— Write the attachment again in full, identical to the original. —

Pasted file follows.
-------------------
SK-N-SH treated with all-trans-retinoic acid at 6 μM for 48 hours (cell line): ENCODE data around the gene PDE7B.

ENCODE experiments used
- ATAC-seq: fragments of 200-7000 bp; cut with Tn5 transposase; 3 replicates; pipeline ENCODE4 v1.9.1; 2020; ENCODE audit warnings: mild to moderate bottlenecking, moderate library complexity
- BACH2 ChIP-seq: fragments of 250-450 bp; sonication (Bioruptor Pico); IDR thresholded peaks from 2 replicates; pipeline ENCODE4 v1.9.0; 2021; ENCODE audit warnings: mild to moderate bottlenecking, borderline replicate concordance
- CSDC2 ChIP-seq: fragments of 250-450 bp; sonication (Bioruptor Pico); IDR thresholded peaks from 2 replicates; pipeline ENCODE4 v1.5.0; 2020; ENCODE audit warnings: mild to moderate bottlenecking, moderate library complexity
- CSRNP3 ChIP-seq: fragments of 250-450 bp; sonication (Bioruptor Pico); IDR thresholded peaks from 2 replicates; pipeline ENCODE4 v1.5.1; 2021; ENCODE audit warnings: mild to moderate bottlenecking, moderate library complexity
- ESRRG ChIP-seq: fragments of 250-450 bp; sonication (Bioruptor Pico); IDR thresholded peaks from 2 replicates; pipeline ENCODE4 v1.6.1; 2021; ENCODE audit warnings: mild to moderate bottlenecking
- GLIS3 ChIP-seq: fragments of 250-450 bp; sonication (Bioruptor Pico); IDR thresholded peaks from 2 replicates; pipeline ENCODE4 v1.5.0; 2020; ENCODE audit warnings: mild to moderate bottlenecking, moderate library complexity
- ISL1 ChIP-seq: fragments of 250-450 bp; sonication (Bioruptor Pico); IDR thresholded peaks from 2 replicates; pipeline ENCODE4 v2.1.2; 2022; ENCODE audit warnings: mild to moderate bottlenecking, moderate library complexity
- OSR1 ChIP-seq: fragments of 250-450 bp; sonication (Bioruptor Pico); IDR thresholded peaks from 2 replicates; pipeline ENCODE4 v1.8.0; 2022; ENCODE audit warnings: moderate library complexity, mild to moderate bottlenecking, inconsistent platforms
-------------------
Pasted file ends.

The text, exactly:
SK-N-SH treated with all-trans-retinoic acid at 6 μM for 48 hours (cell line): ENCODE data around the gene PDE7B.

ENCODE experiments used
- ATAC-seq: fragments of 200-7000 bp; cut with Tn5 transposase; 3 replicates; pipeline ENCODE4 v1.9.1; 2020; ENCODE audit warnings: mild to moderate bottlenecking, moderate library complexity
- BACH2 ChIP-seq: fragments of 250-450 bp; sonication (Bioruptor Pico); IDR thresholded peaks from 2 replicates; pipeline ENCODE4 v1.9.0; 2021; ENCODE audit warnings: mild to moderate bottlenecking, borderline replicate concordance
- CSDC2 ChIP-seq: fragments of 250-450 bp; sonication (Bioruptor Pico); IDR thresholded peaks from 2 replicates; pipeline ENCODE4 v1.5.0; 2020; ENCODE audit warnings: mild to moderate bottlenecking, moderate library complexity
- CSRNP3 ChIP-seq: fragments of 250-450 bp; sonication (Bioruptor Pico); IDR thresholded peaks from 2 replicates; pipeline ENCODE4 v1.5.1; 2021; ENCODE audit warnings: mild to moderate bottlenecking, moderate library complexity
- ESRRG ChIP-seq: fragments of 250-450 bp; sonication (Bioruptor Pico); IDR thresholded peaks from 2 replicates; pipeline ENCODE4 v1.6.1; 2021; ENCODE audit warnings: mild to moderate bottlenecking
- GLIS3 ChIP-seq: fragments of 250-450 bp; sonication (Bioruptor Pico); IDR thresholded peaks from 2 replicates; pipeline ENCODE4 v1.5.0; 2020; ENCODE audit warnings: mild to moderate bottlenecking, moderate library complexity
- ISL1 ChIP-seq: fragments of 250-450 bp; sonication (Bioruptor Pico); IDR thresholded peaks from 2 replicates; pipeline ENCODE4 v2.1.2; 2022; ENCODE audit warnings: mild to moderate bottlenecking, moderate library complexity
- OSR1 ChIP-seq: fragments of 250-450 bp; sonication (Bioruptor Pico); IDR thresholded peaks from 2 replicates; pipeline ENCODE4 v1.8.0; 2022; ENCODE audit warnings: moderate library complexity, mild to moderate bottlenecking, inconsistent platforms